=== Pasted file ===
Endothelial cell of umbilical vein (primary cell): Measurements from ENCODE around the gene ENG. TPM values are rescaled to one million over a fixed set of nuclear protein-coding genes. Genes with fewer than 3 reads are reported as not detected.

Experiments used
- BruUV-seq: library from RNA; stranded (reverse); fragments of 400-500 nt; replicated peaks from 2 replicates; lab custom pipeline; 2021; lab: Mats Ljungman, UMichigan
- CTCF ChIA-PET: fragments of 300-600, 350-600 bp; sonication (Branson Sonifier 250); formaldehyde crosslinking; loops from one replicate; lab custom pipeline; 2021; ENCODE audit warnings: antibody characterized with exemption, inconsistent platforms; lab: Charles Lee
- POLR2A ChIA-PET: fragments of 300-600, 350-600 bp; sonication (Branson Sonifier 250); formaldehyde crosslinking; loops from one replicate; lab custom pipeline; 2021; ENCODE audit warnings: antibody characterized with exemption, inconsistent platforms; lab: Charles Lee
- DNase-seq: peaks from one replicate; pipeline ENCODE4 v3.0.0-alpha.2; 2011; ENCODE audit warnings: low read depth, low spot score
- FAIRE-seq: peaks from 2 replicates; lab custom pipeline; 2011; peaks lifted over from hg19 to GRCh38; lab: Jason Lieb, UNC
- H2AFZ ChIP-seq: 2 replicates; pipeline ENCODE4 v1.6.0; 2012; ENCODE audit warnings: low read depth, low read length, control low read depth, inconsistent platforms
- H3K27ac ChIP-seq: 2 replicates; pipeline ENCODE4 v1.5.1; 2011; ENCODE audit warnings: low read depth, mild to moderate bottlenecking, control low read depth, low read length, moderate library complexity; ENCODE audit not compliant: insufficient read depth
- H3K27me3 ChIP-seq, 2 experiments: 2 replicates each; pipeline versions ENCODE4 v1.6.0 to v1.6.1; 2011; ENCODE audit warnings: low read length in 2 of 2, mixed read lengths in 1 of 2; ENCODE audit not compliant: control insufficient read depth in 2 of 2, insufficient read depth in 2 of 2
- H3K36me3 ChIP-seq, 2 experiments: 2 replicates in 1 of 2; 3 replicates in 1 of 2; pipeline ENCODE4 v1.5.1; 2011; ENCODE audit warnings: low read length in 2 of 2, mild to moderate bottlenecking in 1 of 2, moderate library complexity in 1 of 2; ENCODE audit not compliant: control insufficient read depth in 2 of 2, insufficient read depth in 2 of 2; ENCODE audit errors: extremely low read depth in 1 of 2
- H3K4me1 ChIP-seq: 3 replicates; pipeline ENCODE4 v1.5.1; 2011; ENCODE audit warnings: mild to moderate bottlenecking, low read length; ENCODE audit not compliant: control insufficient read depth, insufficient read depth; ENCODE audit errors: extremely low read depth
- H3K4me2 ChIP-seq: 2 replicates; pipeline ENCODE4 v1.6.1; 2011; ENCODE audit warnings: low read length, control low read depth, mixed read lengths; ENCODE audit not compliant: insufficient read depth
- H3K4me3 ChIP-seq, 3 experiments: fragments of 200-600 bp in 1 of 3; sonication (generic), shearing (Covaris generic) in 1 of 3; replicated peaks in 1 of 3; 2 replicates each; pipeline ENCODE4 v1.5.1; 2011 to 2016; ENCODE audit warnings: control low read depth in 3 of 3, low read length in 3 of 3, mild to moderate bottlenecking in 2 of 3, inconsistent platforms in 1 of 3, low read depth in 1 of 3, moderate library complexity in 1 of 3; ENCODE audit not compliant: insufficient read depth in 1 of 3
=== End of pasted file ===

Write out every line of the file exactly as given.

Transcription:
Endothelial cell of umbilical vein (primary cell): Measurements from ENCODE around the gene ENG. TPM values are rescaled to one million over a fixed set of nuclear protein-coding genes. Genes with fewer than 3 reads are reported as not detected.

Experiments used
- BruUV-seq: library from RNA; stranded (reverse); fragments of 400-500 nt; replicated peaks from 2 replicates; lab custom pipeline; 2021; lab: Mats Ljungman, UMichigan
- CTCF ChIA-PET: fragments of 300-600, 350-600 bp; sonication (Branson Sonifier 250); formaldehyde crosslinking; loops from one replicate; lab custom pipeline; 2021; ENCODE audit warnings: antibody characterized with exemption, inconsistent platforms; lab: Charles Lee
- POLR2A ChIA-PET: fragments of 300-600, 350-600 bp; sonication (Branson Sonifier 250); formaldehyde crosslinking; loops from one replicate; lab custom pipeline; 2021; ENCODE audit warnings: antibody characterized with exemption, inconsistent platforms; lab: Charles Lee
- DNase-seq: peaks from one replicate; pipeline ENCODE4 v3.0.0-alpha.2; 2011; ENCODE audit warnings: low read depth, low spot score
- FAIRE-seq: peaks from 2 replicates; lab custom pipeline; 2011; peaks lifted over from hg19 to GRCh38; lab: Jason Lieb, UNC
- H2AFZ ChIP-seq: 2 replicates; pipeline ENCODE4 v1.6.0; 2012; ENCODE audit warnings: low read depth, low read length, control low read depth, inconsistent platforms
- H3K27ac ChIP-seq: 2 replicates; pipeline ENCODE4 v1.5.1; 2011; ENCODE audit warnings: low read depth, mild to moderate bottlenecking, control low read depth, low read length, moderate library complexity; ENCODE audit not compliant: insufficient read depth
- H3K27me3 ChIP-seq, 2 experiments: 2 replicates each; pipeline versions ENCODE4 v1.6.0 to v1.6.1; 2011; ENCODE audit warnings: low read length in 2 of 2, mixed read lengths in 1 of 2; ENCODE audit not compliant: control insufficient read depth in 2 of 2, insufficient read depth in 2 of 2
- H3K36me3 ChIP-seq, 2 experiments: 2 replicates in 1 of 2; 3 replicates in 1 of 2; pipeline ENCODE4 v1.5.1; 2011; ENCODE audit warnings: low read length in 2 of 2, mild to moderate bottlenecking in 1 of 2, moderate library complexity in 1 of 2; ENCODE audit not compliant: control insufficient read depth in 2 of 2, insufficient read depth in 2 of 2; ENCODE audit errors: extremely low read depth in 1 of 2
- H3K4me1 ChIP-seq: 3 replicates; pipeline ENCODE4 v1.5.1; 2011; ENCODE audit warnings: mild to moderate bottlenecking, low read length; ENCODE audit not compliant: control insufficient read depth, insufficient read depth; ENCODE audit errors: extremely low read depth
- H3K4me2 ChIP-seq: 2 replicates; pipeline ENCODE4 v1.6.1; 2011; ENCODE audit warnings: low read length, control low read depth, mixed read lengths; ENCODE audit not compliant: insufficient read depth
- H3K4me3 ChIP-seq, 3 experiments: fragments of 200-600 bp in 1 of 3; sonication (generic), shearing (Covaris generic) in 1 of 3; replicated peaks in 1 of 3; 2 replicates each; pipeline ENCODE4 v1.5.1; 2011 to 2016; ENCODE audit warnings: control low read depth in 3 of 3, low read length in 3 of 3, mild to moderate bottlenecking in 2 of 3, inconsistent platforms in 1 of 3, low read depth in 1 of 3, moderate library complexity in 1 of 3; ENCODE audit not compliant: insufficient read depth in 1 of 3